Baroclinic energy conversion in the southern AEW track is not significantly different between the convective and suppressed KW phases (Fig. 7d). However, AEWs over West Africa during the convective phase of KW generated more PAPE by diabatic heating within AEWs (Fig. 7c) and had stronger baroclinic overturning circulations (Fig. 7d). In contrast, in the suppressed phase of the KW, destruction of PAPE by diabatic heating within AEWs acts as a sink of PAPE. Consequently, the net available PAPE for conversion to PKE through baroclinic overturning is reduced (Fig. 6b). Our analysis has relied on the parameterized convection in the ERA interim data. High resolution convection-permitting simulations are needed to verify these budgets.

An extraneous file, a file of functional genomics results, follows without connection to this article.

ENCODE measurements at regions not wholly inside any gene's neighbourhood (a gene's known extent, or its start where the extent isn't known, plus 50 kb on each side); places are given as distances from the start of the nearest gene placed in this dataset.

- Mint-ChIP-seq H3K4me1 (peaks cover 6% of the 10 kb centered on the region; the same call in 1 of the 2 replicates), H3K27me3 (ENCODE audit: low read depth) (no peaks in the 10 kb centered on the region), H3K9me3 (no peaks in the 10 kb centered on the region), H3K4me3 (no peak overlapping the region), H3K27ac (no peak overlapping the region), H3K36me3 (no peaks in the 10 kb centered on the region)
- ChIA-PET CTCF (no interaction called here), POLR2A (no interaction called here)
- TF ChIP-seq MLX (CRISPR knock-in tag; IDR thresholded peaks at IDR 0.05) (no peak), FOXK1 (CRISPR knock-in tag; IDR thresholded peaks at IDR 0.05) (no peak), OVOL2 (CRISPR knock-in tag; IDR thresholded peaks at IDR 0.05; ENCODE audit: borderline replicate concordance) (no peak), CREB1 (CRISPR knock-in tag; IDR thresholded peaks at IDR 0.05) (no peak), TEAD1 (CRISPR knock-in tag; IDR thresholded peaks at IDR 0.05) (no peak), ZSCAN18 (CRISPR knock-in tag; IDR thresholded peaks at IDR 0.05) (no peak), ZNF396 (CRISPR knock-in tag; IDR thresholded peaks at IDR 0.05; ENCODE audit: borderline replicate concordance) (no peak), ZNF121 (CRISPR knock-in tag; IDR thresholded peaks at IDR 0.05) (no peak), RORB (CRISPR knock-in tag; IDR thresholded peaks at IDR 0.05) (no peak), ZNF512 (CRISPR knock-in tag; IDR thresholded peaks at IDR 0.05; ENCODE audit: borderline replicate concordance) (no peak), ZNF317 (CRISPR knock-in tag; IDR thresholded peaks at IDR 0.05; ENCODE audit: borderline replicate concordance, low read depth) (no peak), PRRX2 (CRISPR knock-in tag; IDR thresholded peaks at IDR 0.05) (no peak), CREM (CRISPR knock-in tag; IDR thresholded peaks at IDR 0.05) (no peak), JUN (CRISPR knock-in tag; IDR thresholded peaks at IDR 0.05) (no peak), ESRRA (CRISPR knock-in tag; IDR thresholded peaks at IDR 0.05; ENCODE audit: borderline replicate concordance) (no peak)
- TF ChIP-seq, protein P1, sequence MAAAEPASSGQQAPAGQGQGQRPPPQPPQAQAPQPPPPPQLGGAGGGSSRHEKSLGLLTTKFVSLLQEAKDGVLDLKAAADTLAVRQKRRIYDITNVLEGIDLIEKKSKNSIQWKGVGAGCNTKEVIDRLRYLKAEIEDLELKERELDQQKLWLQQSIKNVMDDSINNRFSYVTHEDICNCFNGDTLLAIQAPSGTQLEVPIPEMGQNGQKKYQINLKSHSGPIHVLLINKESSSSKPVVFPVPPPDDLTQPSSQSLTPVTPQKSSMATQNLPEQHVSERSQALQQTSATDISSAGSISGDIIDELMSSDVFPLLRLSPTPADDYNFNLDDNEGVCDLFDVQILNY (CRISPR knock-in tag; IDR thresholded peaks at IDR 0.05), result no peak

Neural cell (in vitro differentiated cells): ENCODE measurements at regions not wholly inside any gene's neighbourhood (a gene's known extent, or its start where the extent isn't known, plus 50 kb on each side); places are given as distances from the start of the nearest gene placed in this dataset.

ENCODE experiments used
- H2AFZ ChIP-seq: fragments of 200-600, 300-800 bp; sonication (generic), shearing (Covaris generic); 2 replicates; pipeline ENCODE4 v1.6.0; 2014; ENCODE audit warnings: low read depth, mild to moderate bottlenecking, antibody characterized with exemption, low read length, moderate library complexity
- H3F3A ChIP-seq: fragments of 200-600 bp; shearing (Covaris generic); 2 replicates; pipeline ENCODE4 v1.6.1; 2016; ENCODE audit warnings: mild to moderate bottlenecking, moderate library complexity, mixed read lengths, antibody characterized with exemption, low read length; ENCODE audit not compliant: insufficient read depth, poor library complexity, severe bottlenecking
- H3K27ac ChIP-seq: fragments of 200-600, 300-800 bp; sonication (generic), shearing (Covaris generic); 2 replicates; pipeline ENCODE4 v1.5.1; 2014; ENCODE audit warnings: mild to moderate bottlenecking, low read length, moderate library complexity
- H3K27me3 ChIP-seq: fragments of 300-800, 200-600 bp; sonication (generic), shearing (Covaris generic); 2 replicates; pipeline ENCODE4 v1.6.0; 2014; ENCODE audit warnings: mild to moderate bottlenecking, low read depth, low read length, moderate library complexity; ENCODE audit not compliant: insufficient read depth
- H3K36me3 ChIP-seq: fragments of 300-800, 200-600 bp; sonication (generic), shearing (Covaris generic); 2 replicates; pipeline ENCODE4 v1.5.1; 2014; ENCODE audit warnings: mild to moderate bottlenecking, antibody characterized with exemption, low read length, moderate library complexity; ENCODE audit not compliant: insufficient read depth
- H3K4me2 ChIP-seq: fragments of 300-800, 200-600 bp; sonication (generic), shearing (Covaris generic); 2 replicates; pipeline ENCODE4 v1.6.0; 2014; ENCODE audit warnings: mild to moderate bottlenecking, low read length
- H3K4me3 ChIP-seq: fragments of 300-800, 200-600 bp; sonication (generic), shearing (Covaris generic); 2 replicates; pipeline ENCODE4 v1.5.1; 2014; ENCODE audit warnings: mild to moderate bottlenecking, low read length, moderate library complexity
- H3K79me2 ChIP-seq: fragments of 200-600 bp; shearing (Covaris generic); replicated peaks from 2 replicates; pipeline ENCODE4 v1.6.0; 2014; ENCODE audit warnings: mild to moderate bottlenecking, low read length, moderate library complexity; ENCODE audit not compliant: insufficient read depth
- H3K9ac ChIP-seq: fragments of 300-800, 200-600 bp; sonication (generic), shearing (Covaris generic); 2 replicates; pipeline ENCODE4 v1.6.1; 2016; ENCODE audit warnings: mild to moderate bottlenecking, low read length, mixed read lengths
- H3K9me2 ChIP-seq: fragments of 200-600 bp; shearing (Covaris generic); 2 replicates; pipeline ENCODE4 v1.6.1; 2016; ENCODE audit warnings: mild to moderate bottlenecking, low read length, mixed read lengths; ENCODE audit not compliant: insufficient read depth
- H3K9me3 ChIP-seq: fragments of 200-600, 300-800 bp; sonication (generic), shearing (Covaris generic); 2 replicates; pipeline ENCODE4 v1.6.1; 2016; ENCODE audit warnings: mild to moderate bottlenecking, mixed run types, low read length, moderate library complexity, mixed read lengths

In contrast, the Kelvin waves primarily modulate the northern AEW growth through baroclinic energy conversions. The convective phase of KW brings cold anomalies, enhancing the north–south gradients of mean temperatures below 850 hPa, thereby increasing the baroclinicity (Fig. 4c). This is also reflected as an increase in the mean vertical zonal wind gradient to the north of the AEJ between 750 and 900 hPa (Fig. 4d). The enhanced baroclinic energy conversion during the convective phase occurs via strengthened heat fluxes acting on the enhanced mean temperature meridional gradients. We observe no significant differences in the barotropic energy conversions in the convective and suppressed phase (Fig. 10a). The PAPE is destroyed by diabatic heating within AEWs in both the convective and suppressed phase of KW. However, the PAPE destruction is greatest in the suppressed phase of KW over West Africa, and PAPE destruction is greatest in the convective phase of KW over the eastern Atlantic (Fig. 10c).